seven questions no one asked me

Once again taking a page from Austin Kleon’s book, I really enjoyed reading and responding to this New York Times article, in which 75 artists were asked about how they spent the last year.

Here are my own responses (even though no one asked me):

1. What’s one thing you made this year?

I spent quite a bit of time writing stories and chapter for a book no one will ever read. As far as responding to the world, I turned to collage as a way to channel the anxiety and fear we were all feeling.

I also started writing on this blog every day. (That’s gotta count for something.)

2. What art have you turned to in this time?

There were two definitive highlights in regard to TV watching: Friday Night Lights with my roommate last summer and Cobra Kai with my mom this winter. Each of these series was just fun–more fun than I’ve had in a long time. There was also a period where I watched every Godzilla movie made between 1954 and 1975.

As far as listening, Phoebe Bridgers’ Punisher, The Menzingers’ Hello Exile, Silverstein’s A Beautiful Place to Drown, and Jimmy Eat World’s Surviving, which has become an unofficial soundtrack for this time, both in terms of the existential dread, but also the attempts to grow and better myself.

Ben Gibbard’s live stream series last spring was also a life saver. So much so in fact, I have one of the stream series posters hanging above my desk.

3. Did you have any particularly bad ideas?

I seriously considered starting a podcast, but that’s not the main thing, is it? I also spent quite a bit of time tinkering with a novel I eventually gave up on, which I think will prove to be a good thing in the long run.

On a personal note, trying to date during a global pandemic was also an awful idea.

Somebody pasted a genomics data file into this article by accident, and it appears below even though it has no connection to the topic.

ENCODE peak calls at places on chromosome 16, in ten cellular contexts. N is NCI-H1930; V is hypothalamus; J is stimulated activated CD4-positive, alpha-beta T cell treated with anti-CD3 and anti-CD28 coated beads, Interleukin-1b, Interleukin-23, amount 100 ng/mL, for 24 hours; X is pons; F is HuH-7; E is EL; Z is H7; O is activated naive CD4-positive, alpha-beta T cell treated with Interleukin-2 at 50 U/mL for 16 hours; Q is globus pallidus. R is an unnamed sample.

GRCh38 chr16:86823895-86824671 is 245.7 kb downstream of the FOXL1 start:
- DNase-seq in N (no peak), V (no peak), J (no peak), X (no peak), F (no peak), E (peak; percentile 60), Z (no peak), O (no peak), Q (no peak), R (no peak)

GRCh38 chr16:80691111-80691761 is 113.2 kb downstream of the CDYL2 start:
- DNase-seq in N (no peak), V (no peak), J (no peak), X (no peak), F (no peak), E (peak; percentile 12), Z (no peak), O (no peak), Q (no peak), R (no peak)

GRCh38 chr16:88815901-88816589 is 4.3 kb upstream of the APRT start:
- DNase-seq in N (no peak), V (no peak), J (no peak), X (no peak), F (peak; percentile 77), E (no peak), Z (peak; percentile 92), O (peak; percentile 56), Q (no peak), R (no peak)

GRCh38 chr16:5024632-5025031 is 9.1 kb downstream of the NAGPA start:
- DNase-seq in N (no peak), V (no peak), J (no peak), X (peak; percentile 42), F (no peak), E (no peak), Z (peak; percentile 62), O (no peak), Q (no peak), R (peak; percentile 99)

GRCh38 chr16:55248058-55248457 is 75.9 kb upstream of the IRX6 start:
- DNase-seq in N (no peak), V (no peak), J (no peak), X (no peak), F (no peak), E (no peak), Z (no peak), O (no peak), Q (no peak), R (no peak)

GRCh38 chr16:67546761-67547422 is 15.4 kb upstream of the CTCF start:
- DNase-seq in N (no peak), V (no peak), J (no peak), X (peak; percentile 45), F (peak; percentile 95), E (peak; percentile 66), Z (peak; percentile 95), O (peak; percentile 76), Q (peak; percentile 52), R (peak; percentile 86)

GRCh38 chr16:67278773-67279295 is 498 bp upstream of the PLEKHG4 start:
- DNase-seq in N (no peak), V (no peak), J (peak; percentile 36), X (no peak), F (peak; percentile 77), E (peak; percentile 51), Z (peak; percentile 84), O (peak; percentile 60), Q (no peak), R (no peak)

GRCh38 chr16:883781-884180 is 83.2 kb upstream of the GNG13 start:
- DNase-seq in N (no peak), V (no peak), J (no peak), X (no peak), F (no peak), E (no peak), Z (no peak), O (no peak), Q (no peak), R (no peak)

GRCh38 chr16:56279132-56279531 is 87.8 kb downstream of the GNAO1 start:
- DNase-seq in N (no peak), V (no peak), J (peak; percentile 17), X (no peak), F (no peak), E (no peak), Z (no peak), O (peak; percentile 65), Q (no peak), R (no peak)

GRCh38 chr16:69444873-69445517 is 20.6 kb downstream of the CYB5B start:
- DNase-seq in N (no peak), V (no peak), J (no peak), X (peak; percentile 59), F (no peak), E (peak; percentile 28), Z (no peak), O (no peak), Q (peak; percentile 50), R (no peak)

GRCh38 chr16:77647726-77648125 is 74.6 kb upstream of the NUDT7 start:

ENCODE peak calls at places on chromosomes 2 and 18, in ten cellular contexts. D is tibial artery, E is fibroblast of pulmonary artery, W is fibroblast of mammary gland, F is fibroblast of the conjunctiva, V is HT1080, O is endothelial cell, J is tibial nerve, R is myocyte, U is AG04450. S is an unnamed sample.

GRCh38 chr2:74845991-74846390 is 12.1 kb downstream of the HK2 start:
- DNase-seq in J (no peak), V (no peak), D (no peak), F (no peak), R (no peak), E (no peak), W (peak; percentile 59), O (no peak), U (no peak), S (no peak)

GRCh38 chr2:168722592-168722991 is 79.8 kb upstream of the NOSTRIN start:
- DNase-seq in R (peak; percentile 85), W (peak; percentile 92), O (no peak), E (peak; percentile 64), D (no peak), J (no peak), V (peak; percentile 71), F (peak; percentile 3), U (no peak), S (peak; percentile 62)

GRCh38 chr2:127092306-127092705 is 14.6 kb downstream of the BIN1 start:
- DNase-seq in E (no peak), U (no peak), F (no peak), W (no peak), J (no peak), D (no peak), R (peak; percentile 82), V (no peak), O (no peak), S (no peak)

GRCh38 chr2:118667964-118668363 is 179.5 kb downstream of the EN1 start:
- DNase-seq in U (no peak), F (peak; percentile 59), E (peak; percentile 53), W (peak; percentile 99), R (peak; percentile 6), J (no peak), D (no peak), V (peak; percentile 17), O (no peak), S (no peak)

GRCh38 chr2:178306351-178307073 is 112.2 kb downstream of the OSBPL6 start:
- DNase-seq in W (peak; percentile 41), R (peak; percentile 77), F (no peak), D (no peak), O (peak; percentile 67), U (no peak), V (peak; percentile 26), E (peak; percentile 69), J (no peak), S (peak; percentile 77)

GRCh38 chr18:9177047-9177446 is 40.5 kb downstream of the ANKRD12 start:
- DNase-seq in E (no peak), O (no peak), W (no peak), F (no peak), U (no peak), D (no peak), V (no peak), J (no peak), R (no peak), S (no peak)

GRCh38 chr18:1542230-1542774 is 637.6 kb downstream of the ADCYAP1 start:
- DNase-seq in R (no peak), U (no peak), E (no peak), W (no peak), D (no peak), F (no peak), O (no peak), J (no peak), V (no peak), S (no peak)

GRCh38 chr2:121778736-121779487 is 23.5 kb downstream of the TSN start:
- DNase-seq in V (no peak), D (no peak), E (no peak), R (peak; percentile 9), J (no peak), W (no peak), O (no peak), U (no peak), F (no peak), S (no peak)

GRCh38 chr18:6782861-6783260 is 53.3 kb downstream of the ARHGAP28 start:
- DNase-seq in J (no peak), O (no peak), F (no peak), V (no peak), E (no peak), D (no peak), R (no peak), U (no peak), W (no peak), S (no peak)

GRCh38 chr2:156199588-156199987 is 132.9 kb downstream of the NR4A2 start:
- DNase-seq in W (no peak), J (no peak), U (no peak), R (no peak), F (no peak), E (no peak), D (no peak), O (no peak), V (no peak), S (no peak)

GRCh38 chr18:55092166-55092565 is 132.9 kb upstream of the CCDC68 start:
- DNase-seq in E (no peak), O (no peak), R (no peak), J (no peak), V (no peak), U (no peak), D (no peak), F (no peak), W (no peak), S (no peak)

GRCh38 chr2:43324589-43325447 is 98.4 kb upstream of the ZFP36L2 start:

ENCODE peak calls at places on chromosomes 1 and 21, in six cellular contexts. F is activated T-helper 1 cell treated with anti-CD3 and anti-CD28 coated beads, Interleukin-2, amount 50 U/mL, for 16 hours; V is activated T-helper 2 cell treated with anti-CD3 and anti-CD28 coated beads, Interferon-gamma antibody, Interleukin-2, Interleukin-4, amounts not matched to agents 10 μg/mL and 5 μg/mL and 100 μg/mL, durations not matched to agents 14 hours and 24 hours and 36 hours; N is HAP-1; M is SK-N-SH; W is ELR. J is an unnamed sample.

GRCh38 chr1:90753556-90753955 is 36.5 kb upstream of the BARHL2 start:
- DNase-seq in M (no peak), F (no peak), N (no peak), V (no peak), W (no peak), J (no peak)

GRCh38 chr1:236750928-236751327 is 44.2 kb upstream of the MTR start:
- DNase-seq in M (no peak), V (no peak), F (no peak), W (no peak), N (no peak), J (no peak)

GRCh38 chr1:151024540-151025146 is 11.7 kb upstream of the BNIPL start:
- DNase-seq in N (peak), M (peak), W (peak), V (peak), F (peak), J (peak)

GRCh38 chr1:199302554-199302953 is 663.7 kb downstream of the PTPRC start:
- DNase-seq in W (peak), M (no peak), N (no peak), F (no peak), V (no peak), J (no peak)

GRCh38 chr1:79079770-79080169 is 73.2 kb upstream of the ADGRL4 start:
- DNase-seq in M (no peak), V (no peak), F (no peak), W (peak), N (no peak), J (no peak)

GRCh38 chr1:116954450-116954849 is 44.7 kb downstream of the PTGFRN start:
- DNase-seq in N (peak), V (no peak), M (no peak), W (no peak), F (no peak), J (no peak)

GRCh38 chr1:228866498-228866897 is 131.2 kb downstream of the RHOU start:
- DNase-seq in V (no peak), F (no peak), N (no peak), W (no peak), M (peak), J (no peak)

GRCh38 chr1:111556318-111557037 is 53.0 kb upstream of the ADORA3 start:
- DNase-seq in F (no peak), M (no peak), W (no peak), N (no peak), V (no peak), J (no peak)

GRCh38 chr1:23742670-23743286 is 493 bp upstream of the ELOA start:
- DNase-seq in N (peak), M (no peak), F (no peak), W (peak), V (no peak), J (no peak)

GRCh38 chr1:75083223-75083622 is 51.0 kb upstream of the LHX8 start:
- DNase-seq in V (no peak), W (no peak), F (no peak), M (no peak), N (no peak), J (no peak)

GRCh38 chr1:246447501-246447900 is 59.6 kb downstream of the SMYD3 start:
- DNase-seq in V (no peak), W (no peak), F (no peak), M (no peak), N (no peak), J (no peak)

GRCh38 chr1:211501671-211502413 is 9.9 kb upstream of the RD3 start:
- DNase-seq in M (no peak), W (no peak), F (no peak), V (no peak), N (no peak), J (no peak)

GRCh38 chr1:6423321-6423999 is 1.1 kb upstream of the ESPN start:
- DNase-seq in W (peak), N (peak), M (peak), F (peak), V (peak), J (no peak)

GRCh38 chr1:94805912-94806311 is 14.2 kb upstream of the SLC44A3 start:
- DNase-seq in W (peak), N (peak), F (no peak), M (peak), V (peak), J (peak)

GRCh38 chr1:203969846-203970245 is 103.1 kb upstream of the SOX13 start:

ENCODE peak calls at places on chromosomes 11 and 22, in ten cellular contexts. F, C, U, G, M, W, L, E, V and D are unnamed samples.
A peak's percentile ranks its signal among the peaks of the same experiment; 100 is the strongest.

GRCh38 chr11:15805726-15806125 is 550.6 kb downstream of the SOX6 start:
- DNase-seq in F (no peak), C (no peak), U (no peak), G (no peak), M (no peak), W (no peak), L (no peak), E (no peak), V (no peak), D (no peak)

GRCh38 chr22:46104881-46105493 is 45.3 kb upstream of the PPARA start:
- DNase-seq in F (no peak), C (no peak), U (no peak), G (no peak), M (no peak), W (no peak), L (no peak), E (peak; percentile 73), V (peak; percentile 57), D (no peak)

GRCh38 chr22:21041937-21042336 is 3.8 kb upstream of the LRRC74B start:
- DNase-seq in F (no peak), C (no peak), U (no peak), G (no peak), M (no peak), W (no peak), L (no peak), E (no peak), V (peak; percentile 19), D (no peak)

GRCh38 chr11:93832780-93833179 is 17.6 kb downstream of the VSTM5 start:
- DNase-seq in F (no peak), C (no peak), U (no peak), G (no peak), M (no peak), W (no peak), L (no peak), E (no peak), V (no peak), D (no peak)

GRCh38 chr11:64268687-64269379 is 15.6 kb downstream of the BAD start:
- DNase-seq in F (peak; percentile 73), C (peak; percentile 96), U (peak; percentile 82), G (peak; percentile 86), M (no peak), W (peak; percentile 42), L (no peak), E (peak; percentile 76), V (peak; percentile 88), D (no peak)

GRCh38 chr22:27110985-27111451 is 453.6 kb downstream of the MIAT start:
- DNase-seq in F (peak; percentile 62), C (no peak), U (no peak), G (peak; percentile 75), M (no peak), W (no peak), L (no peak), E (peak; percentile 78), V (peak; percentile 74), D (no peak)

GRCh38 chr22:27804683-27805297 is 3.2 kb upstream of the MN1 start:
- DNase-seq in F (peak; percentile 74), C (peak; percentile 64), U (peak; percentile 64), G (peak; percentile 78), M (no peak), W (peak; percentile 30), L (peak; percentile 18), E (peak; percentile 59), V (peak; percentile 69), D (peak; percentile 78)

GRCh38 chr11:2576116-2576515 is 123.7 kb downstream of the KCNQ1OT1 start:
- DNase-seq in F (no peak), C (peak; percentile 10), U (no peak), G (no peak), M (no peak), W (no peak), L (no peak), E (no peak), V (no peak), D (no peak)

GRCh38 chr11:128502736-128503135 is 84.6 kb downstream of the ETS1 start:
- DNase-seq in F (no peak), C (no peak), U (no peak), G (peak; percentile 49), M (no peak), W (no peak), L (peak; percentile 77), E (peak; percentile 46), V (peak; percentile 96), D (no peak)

4. What’s a moment from this year you’ll always remember?

In no particular order:

  • handing out fish hot dogs on Election Day
  • the night my roommate asked me “Do you know how to get out of Los Angeles, in case things get any crazier?” (re: last summer’s protests and the violent response to them)
  • losing my mind one night and called a dear friend, who reminded me “We are not our thoughts, but our actions.”
  • playing a set of songs live on Instagram
  • watching The Social Dilemma and deleting all my social media
  • my roommate telling me Biden won the election as I was in the shower. I responded, “Lemme put on some pants and I’ll come hug you.”
  • picking up my sister in Chicago and driving her to my parents’ house for Christmas
  • watching the Insurrection live on television while saying prayers and drinking at the same time
  • making brunch with my parents and watching the Inauguration on television
  • walks with my dad while stranded in the midwest

5. Did you find a friendship that sustained you artistically?

My roommate and I were close already, but we’ve both articulated how this time has brought us even closer. We’ve managed to sustain and support one another not only through the pandemic, but also through the personal, professional, and creative upheavals that accompanied it.

I should also give a shoutout to my mentor, Ann Garvin, whose been another tremendous source of light and inspiration. We spent quite a bit of time hanging out, walking around Los Angeles, and talking shop.

6. If you’d known that you’d be so isolated for so long, what would you have done differently?

Honestly, not much. I told everyone I talked to that this is the time we all didn’t know we needed. I’ve grown as a person and as an artist in tremendous ways throughout the last year. As exhausting as it’s been, I can’t really imagine these circumstances playing out any other way.

7. What do you want to achieve before things return to normal?

Acceptance into a graduate program for playwriting is the first. After that, only continuing to survive, stay sane, and wake up each morning with the goal of getting better at my craft and learning as much as I can.